On 7 and 8 July 2017, Hamburg will be spotlighted on news channels, news websites and newspapers all over the world: in reports and articles we will see the Elbphilharmonie, the city’s spectacular new landmark, with lots of flags and familiar faces from the world of international politics. On these two days, Hamburg, a traditionally open and cosmopolitan city thanks to its long history as a port and trading centre, will host the summit meeting of the heads of state and government of the Group of Twenty (G20) leading industrialised and emerging economies. Germany holds the G20 Presidency in 2017 and has invited the summit participants to the Hanseatic City under the motto “Shaping an interconnected world”.
US President Donald Trump will visit Germany for the first time to attend the gathering. Also new to the group of G20 summit participants are France’s President Emmanuel Macron and South Korea’s new head of state, Moon Jae-in. However, when the summit meets in Hamburg with a total of over 30 delegations, roughly 4,000 journalists and a large contingent of security personnel, a major part of the work of the G20 Presidency will already have been done: since Germany took over the Presidency from China at the end of 2016, numerous working-level consultations have taken place between ministries and ministers from the G20 countries. In addition, Federal Chancellor Angela Merkel has met with representatives of civil society, which is explicitly meant to participate in addressing global challenges.
Today, however, globalisation continues to meet “with fierce opposition”, says Professor Amrita Narlikar, President of the GIGA German Institute of Global and Area Studies in Hamburg. She believes this is reflected in the anti-free trade policy of President Trump, the Brexit referendum and the growth of rightwing populist movements. Criticism of globalisation will also be expressed by activists and civil society groups before and after the summit – peaceful, but vociferous protests were announced long ago. Nevertheless, Narlikar considers the G20 the best forum for renegotiating globalisation. The economic data leave the expert in no doubt: “Overall, globalisation has led to growth and prosperity in all countries,” she says, adding that de-globalisation is a reliable recipe for the decline of national prosperity. Narlikar believes the German G20 Presidency faces “a challenging task”.
The summit agenda covers the major topics facing the global community: it focuses on current issues of the world economy and world trade, as well as questions of employment, financial markets and the international financial architecture. Following the outbreak of the global financial crisis in 2008, the G20 played an important role in stabilising economies and financial markets. A decade later, there is still a need to overcome the remaining discernible effects of the crisis and to work on the resilience of the global financial system – even if the situation of the world economy has meanwhile improved.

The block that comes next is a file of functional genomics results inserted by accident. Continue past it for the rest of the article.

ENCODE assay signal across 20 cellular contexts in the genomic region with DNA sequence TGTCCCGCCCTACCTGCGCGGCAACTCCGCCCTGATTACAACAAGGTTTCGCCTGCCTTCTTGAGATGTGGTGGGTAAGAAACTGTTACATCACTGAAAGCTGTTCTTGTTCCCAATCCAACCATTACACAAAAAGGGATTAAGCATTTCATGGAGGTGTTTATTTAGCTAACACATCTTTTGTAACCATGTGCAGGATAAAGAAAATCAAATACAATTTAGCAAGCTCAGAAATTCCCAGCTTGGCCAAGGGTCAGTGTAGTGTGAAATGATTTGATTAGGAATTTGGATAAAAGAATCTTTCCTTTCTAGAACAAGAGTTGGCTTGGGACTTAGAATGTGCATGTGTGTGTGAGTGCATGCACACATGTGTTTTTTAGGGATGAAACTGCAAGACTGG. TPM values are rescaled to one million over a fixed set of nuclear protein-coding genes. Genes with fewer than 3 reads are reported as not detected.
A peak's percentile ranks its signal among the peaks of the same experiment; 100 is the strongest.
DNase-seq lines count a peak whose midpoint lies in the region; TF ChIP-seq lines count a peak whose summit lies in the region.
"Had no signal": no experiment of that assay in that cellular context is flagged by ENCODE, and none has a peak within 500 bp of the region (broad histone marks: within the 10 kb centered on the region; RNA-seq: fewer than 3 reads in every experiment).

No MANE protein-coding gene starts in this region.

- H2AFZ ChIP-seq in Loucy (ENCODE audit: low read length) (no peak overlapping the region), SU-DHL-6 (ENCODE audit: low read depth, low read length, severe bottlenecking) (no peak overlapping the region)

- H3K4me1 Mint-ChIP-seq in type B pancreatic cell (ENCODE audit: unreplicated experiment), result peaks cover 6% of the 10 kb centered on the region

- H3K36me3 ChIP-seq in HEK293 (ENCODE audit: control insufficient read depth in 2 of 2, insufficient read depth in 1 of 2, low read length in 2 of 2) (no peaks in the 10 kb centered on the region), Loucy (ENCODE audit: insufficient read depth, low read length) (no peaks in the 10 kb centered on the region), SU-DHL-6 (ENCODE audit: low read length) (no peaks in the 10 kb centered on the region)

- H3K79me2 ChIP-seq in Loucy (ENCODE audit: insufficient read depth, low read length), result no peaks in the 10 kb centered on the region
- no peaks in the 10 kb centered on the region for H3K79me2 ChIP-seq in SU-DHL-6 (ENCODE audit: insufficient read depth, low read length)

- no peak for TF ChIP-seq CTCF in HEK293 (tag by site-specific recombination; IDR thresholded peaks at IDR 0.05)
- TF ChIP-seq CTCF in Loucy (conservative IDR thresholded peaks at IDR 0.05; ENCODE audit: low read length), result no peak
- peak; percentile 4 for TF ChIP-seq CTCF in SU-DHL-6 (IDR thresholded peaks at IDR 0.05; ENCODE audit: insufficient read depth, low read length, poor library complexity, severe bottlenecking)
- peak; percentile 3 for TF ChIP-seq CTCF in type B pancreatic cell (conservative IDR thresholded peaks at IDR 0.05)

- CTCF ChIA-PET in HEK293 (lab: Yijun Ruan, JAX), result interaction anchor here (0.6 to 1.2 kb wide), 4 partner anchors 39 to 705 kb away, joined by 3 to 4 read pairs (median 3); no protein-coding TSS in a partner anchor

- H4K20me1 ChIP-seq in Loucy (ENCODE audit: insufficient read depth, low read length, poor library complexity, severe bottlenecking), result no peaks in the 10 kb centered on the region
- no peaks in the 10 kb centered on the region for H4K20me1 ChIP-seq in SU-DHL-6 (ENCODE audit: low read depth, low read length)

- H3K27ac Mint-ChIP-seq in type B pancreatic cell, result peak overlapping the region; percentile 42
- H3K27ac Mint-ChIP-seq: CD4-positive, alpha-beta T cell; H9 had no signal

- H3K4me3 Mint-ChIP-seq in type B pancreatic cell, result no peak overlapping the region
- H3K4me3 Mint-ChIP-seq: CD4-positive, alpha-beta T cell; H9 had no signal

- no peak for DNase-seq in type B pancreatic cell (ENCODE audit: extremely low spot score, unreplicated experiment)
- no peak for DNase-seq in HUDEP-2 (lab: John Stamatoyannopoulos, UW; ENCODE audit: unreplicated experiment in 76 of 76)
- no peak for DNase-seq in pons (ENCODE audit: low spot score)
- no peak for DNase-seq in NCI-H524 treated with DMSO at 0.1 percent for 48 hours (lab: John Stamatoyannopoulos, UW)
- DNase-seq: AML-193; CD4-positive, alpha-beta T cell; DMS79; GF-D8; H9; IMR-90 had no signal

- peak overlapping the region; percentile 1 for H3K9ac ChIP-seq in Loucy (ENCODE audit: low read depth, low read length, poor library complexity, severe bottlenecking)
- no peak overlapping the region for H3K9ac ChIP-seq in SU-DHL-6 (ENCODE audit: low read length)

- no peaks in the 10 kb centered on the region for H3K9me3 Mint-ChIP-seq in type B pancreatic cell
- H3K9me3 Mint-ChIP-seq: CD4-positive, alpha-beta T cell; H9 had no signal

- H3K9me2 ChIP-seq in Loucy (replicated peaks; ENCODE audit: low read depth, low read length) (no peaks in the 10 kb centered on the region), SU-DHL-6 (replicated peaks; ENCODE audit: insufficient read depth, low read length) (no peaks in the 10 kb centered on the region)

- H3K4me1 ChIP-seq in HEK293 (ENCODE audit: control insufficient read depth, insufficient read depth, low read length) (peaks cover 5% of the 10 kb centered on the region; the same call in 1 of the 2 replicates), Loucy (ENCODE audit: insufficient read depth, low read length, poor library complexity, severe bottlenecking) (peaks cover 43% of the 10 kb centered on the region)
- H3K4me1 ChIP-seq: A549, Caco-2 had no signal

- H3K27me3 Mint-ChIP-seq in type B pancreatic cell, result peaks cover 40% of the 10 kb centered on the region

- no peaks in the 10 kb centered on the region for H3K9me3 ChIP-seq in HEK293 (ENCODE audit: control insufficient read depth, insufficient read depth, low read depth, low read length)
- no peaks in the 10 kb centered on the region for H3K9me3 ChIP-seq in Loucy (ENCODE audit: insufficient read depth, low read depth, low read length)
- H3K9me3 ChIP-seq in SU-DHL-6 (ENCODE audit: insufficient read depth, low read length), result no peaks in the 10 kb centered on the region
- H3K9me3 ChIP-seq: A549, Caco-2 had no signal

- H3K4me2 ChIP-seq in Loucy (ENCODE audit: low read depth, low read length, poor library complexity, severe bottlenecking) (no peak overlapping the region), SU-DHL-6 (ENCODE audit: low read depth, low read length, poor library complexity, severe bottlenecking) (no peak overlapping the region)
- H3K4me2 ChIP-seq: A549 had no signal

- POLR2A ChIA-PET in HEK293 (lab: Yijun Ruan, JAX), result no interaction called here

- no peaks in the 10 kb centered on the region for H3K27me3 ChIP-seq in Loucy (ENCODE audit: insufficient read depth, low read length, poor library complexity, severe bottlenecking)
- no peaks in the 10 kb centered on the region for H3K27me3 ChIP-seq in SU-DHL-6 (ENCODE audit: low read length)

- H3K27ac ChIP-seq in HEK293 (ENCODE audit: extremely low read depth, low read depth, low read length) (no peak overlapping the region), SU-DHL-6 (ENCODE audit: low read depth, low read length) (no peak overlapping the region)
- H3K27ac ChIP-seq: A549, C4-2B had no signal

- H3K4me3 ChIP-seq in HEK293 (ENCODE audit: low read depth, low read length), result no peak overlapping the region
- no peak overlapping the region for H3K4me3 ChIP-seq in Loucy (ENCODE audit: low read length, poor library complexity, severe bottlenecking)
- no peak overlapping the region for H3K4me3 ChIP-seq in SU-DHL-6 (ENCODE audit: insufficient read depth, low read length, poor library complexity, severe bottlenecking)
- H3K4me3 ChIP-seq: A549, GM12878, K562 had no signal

At its twelfth summit, however, the G20 is no longer only focusing on the economy and finance, as it did when it was founded in 2008/2009. After all, in a globalised world, everything is interconnected with everything else. Climate change and energy, the realisation of the Agenda 2030 for Sustainable Development, digitalisation, health and the empowerment of women are thus as equally important issues for the G20 as combating the causes of migration, the fight against terrorism and efforts against corruption. Although the decisions of the G20 are not binding, they can have a major political impact.
The Federal Government now wants to transfer initiatives that it launched during its successful 2015 G7 Presidency at Schloss Elmau in Bavaria to the larger G20 forum: for example, the G7 initiatives for sustainable global supply chains, improved international preparation for health risks and the global fight against antimicrobial resistance. The German Presidency attaches great significance to further intensifying partnership with Africa. The framework conditions for sustainable private investment and investments in infrastructure and renewable energies are to be strengthened with interested African partner countries, who have also been invited to Hamburg. This initiative is also intended to have an impact on other areas of society – such as reducing the risks resulting from climate change and a stronger role for women.
The Federal Government is placing special emphasis on three goals during its Presidency: “Building resilience. Improving sustainability. Assuming responsibility.” That sounds promising – we will soon be able to see live and worldwide how the German G20 Presidency succeeds it taking these goals forward. //